Typing was a loud task at the time when writers used mechanical typewriters. You had to firmly hit the keys so that ink ribbon passed enough ink to a sheet of paper to form a visible character. The loudest source of noise sometimes was the writer who discovered a hopeless typo on the last line of a page, and realized the page had to be rewritten. It is possible to try for yourself how typing felt and looked like on a mechanical typewriter. All you need is a computer.
OverType is a web page that simulates an old typewriter. Just navigate to the page to try it. When you do, do it on your computer, not on a tablet or phone. The simulator requires a physical keyboard.
The typing experience on OverType simulator is remarkably good. Turn up the volume and enjoy the sounds of a mechanical machine. Even the carriage return has a genuine sound. Test the options available at the top of the page. The most common font in old typewriters was Courier but Gnutypewriter also has a historical look.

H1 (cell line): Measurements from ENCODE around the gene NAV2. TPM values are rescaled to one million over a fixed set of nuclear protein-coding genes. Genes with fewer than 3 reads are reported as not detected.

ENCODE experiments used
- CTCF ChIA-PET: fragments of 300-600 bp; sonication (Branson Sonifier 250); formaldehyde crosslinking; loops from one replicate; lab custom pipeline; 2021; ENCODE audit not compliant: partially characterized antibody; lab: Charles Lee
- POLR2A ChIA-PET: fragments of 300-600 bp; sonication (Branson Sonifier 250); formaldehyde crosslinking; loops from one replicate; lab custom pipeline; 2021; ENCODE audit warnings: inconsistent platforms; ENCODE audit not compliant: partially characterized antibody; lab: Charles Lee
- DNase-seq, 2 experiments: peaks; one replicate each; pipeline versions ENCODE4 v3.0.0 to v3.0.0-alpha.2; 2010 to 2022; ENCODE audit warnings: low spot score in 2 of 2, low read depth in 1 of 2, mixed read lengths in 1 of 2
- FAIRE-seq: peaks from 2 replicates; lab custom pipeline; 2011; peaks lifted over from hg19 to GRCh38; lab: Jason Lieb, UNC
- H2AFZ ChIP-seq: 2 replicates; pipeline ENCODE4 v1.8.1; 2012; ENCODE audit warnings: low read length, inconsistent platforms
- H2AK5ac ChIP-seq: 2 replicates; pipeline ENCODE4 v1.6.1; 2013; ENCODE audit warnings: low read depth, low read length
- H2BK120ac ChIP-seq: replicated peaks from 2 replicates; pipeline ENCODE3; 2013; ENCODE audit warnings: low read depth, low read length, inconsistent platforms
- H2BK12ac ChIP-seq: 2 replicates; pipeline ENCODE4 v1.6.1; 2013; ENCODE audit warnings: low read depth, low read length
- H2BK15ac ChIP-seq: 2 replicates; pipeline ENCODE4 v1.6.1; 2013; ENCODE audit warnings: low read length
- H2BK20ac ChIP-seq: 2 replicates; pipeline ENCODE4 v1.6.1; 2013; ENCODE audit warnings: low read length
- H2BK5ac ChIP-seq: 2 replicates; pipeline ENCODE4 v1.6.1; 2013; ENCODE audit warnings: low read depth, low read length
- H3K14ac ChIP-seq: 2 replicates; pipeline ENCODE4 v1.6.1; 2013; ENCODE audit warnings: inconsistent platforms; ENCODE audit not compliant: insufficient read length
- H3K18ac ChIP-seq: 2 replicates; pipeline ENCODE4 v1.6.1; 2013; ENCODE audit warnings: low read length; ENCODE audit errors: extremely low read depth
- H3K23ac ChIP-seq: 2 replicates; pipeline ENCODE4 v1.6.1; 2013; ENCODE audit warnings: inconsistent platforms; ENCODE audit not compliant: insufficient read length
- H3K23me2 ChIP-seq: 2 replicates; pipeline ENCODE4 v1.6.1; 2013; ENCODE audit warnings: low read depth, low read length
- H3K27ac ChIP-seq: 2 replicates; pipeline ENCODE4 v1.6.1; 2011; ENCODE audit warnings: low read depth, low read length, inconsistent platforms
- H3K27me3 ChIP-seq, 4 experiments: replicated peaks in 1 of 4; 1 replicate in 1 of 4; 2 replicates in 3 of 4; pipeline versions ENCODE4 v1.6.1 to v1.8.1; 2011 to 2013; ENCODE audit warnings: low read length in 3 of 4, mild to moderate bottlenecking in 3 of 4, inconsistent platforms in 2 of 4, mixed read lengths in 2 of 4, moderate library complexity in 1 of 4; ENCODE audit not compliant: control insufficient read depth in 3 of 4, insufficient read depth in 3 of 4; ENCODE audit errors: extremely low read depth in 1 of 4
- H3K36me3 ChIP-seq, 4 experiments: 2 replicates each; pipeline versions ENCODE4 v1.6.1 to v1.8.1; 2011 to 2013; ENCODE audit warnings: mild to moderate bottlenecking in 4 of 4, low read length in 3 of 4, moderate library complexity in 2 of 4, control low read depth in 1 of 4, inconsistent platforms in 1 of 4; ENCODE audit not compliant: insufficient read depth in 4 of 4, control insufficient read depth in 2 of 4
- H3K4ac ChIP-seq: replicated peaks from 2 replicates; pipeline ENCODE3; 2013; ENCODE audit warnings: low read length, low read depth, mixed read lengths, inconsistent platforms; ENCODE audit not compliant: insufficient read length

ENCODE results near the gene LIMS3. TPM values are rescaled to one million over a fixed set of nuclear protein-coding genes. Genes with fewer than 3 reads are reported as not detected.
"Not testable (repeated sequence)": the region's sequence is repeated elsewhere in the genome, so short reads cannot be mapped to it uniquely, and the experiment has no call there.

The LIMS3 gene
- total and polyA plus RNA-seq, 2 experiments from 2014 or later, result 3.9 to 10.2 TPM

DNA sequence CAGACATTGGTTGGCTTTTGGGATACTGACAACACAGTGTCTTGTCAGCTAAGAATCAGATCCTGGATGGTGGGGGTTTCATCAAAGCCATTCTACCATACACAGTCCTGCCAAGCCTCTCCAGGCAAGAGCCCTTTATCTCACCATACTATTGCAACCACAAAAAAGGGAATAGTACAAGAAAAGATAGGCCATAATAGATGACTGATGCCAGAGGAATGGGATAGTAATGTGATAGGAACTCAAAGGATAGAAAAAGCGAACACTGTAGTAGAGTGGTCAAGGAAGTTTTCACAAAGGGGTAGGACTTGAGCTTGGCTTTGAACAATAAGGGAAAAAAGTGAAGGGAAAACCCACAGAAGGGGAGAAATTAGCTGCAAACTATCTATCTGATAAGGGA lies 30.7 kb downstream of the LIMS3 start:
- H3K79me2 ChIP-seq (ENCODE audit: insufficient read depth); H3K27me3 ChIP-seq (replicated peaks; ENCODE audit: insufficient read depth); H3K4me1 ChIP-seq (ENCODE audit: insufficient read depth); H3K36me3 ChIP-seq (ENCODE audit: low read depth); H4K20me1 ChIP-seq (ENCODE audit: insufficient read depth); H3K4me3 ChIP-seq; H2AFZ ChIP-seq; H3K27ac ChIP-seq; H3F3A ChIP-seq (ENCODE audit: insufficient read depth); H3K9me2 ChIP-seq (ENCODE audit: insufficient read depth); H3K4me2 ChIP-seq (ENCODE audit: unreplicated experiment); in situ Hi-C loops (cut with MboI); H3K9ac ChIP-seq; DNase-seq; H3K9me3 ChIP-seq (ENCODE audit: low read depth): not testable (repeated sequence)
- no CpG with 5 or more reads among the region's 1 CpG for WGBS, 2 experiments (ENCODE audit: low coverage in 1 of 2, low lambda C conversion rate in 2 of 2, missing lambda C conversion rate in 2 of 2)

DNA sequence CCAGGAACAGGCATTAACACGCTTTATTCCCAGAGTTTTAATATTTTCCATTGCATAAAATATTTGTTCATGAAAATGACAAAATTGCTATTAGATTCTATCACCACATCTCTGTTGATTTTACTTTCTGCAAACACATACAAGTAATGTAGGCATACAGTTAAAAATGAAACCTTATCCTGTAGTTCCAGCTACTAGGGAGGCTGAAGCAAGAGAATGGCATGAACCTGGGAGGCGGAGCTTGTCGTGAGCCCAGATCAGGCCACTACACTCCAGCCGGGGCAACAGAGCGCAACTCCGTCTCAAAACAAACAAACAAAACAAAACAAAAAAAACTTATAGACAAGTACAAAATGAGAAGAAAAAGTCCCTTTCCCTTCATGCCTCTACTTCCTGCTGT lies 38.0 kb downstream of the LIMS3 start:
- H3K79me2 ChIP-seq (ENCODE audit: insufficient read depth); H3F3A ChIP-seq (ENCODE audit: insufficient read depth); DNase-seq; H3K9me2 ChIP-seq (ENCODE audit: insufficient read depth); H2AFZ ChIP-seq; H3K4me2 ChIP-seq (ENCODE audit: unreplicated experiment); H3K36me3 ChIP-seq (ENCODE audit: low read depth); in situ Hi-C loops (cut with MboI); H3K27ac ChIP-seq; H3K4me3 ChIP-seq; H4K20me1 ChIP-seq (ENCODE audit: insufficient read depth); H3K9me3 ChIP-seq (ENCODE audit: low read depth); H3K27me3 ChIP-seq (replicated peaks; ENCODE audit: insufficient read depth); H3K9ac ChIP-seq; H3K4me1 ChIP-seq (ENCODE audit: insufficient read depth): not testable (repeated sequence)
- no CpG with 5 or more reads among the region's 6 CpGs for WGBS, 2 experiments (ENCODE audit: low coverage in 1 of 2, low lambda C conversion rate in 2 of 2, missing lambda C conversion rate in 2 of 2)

My personal favorite option is Brokenness. It adjusts the deviation of characters from straight line. Old typewriters couldn’t hit all characters on the same horizontal position, so this is an authentic feature.
There is only one feature I miss in OverType simulator: when arms that hold the keys tangle together. It happens when you push keys that are close one another at the same time or too quickly. The arms tangle, and they have to be separated by force.
This makes me wonder how many articles and books during the last 40 years hadn’t been written at all if authors’ only tool had been a mechanical typewriter?